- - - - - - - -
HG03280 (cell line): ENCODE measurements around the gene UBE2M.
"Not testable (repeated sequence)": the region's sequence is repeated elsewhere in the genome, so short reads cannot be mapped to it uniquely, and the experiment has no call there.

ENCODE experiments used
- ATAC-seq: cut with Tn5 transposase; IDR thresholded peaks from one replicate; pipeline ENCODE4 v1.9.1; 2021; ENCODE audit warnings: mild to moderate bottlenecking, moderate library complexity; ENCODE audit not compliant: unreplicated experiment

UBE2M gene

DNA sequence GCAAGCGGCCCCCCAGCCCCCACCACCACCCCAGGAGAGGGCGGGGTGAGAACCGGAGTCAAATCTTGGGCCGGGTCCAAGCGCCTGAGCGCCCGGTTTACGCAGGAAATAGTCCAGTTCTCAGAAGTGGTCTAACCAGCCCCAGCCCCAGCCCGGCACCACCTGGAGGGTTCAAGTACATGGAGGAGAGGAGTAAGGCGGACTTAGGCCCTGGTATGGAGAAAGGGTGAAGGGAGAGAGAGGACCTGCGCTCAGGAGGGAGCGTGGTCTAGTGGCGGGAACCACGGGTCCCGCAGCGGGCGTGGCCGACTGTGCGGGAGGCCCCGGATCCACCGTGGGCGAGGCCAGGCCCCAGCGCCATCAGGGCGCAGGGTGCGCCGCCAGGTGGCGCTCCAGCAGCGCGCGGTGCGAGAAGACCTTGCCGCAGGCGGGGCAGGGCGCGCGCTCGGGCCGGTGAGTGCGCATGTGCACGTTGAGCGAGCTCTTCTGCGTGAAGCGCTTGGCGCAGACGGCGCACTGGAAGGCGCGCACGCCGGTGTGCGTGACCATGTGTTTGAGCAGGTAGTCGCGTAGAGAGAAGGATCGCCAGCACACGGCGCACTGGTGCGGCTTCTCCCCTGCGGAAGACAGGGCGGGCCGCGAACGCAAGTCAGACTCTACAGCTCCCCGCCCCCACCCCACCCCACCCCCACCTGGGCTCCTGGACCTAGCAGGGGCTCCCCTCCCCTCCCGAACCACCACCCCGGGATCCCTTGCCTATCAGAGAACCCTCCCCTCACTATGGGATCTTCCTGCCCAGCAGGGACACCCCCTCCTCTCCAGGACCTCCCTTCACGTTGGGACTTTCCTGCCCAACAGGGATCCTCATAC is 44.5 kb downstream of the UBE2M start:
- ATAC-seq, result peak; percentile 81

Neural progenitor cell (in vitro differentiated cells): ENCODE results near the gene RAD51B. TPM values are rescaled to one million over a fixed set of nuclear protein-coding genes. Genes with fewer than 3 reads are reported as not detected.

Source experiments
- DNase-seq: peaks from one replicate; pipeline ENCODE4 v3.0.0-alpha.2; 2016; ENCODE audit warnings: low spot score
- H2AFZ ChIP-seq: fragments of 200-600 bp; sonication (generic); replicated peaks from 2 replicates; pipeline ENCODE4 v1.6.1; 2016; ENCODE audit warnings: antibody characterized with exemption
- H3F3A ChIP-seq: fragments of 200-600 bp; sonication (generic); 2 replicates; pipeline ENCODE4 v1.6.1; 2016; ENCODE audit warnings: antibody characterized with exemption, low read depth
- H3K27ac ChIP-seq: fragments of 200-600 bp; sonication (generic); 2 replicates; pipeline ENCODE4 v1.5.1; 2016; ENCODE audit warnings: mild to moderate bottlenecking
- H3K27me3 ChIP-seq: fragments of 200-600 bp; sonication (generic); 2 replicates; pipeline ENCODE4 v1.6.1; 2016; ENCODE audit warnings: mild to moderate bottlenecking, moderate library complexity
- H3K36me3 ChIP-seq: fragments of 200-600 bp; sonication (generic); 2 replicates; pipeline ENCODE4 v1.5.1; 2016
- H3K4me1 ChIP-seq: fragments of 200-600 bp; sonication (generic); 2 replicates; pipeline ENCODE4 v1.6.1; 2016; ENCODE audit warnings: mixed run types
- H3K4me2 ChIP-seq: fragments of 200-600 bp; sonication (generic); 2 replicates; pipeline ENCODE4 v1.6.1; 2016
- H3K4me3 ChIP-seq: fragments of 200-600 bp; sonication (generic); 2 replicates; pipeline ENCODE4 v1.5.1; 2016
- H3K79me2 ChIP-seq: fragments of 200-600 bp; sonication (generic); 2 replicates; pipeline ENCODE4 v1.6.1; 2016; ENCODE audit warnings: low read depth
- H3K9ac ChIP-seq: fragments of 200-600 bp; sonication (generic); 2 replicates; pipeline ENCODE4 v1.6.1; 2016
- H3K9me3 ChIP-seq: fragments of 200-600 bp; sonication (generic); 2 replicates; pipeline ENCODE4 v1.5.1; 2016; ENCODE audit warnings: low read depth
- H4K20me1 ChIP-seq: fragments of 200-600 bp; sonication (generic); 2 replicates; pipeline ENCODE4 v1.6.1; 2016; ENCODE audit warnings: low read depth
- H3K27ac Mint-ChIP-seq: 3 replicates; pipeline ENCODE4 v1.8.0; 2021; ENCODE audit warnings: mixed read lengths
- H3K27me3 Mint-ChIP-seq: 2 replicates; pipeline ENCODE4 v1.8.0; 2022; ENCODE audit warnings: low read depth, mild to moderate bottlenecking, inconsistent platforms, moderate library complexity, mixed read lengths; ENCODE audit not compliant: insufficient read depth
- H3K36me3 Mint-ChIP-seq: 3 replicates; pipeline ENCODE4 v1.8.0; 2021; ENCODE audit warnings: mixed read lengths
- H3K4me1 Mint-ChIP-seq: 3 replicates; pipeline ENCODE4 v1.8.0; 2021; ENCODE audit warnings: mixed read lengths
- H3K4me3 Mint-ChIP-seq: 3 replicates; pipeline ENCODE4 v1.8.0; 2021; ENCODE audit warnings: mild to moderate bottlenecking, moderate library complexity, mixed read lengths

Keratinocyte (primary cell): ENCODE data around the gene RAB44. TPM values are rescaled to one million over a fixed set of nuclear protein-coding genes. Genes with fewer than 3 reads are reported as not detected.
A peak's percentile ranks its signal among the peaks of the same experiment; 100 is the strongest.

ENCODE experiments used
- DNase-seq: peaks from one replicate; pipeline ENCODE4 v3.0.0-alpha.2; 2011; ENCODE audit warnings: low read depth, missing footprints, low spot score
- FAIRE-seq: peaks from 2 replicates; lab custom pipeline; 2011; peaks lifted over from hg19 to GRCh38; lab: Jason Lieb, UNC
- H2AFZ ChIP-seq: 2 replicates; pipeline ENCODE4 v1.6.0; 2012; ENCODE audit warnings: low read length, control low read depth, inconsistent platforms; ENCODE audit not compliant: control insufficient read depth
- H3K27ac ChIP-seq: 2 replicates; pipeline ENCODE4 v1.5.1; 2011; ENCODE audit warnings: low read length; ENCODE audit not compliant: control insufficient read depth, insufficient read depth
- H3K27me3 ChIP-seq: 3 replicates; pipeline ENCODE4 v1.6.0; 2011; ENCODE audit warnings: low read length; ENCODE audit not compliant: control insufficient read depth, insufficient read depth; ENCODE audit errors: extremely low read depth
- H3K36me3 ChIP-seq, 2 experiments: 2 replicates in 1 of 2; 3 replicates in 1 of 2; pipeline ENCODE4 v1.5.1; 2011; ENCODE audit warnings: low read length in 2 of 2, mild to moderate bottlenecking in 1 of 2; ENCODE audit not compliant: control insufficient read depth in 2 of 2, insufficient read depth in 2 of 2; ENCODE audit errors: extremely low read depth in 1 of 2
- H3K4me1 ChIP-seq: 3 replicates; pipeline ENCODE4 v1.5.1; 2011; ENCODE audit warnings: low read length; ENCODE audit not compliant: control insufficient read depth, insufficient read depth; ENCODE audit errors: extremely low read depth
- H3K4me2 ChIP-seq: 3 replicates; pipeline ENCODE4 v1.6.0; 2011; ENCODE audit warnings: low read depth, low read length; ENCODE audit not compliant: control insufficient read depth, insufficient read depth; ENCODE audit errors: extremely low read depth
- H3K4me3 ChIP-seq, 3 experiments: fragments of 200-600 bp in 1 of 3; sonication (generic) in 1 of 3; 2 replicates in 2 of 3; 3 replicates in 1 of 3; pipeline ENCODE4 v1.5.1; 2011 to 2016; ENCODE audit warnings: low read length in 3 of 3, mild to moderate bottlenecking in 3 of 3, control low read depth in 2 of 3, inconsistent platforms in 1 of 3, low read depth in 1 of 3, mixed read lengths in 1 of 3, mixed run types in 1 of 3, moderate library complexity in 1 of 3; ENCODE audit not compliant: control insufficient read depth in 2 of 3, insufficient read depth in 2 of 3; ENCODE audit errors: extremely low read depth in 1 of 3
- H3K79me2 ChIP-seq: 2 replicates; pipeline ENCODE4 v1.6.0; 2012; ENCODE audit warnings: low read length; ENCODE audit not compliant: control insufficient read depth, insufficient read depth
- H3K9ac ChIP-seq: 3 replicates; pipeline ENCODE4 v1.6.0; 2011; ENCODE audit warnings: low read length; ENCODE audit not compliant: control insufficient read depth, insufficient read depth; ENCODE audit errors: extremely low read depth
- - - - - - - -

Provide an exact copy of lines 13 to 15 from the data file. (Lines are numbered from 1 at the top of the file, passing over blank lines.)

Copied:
- H3K27ac ChIP-seq: fragments of 200-600 bp; sonication (generic); 2 replicates; pipeline ENCODE4 v1.5.1; 2016; ENCODE audit warnings: mild to moderate bottlenecking
- H3K27me3 ChIP-seq: fragments of 200-600 bp; sonication (generic); 2 replicates; pipeline ENCODE4 v1.6.1; 2016; ENCODE audit warnings: mild to moderate bottlenecking, moderate library complexity
- H3K36me3 ChIP-seq: fragments of 200-600 bp; sonication (generic); 2 replicates; pipeline ENCODE4 v1.5.1; 2016